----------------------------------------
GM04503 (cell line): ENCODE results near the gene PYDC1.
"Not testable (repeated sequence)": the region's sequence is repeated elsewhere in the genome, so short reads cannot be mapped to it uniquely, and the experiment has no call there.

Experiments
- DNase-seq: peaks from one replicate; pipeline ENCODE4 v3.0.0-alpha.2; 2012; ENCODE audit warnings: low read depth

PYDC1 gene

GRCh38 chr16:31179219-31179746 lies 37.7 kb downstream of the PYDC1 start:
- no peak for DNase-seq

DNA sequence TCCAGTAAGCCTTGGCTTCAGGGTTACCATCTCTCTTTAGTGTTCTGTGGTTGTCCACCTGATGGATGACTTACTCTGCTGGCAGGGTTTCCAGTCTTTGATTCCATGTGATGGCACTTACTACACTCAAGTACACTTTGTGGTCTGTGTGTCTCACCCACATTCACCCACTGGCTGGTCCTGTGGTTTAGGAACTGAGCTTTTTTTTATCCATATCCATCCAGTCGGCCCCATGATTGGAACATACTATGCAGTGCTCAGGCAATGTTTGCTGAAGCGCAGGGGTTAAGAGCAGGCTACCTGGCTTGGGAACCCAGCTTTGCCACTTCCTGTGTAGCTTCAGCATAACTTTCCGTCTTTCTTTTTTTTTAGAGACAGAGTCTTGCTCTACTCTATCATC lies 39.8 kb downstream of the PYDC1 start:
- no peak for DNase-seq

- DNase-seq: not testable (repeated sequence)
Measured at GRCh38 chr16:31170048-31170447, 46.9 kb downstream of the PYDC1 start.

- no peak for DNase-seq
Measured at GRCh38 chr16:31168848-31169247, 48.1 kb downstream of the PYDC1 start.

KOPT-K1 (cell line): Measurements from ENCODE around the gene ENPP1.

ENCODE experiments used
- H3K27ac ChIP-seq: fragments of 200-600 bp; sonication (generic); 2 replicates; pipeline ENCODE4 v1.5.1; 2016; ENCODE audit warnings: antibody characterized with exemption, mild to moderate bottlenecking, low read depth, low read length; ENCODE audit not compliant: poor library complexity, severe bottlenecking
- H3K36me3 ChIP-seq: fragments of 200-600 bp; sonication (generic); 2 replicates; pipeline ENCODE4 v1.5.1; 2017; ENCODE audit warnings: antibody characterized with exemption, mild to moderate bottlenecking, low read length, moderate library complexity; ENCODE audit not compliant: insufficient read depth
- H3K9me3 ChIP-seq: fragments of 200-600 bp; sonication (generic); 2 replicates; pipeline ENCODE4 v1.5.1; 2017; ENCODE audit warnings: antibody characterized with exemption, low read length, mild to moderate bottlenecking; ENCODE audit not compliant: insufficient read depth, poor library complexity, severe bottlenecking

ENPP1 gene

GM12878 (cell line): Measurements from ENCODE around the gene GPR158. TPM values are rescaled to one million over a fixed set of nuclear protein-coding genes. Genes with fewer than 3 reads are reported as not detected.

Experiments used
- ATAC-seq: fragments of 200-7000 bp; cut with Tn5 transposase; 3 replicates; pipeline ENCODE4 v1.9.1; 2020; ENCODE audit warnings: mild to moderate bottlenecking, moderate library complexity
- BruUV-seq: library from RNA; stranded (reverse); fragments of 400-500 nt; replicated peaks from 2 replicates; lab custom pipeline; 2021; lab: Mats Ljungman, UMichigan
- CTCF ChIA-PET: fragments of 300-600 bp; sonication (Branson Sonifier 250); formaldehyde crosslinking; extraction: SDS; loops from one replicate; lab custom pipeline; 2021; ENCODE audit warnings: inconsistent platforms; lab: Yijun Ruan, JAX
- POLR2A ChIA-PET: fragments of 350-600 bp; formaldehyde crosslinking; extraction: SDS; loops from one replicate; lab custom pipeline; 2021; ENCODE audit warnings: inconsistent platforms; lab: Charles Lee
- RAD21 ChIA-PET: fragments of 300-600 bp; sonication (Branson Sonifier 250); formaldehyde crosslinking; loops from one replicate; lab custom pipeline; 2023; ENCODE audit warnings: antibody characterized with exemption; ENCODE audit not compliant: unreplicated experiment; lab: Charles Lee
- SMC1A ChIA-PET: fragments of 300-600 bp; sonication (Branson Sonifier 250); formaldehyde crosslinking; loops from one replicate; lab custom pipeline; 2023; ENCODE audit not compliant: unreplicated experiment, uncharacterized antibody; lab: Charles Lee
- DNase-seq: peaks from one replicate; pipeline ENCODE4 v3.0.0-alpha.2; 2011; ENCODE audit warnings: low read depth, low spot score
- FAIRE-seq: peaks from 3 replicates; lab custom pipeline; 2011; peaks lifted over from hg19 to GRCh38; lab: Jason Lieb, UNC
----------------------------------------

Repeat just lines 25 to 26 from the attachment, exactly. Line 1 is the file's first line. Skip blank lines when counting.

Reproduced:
- POLR2A ChIA-PET: fragments of 350-600 bp; formaldehyde crosslinking; extraction: SDS; loops from one replicate; lab custom pipeline; 2021; ENCODE audit warnings: inconsistent platforms; lab: Charles Lee
- RAD21 ChIA-PET: fragments of 300-600 bp; sonication (Branson Sonifier 250); formaldehyde crosslinking; loops from one replicate; lab custom pipeline; 2023; ENCODE audit warnings: antibody characterized with exemption; ENCODE audit not compliant: unreplicated experiment; lab: Charles Lee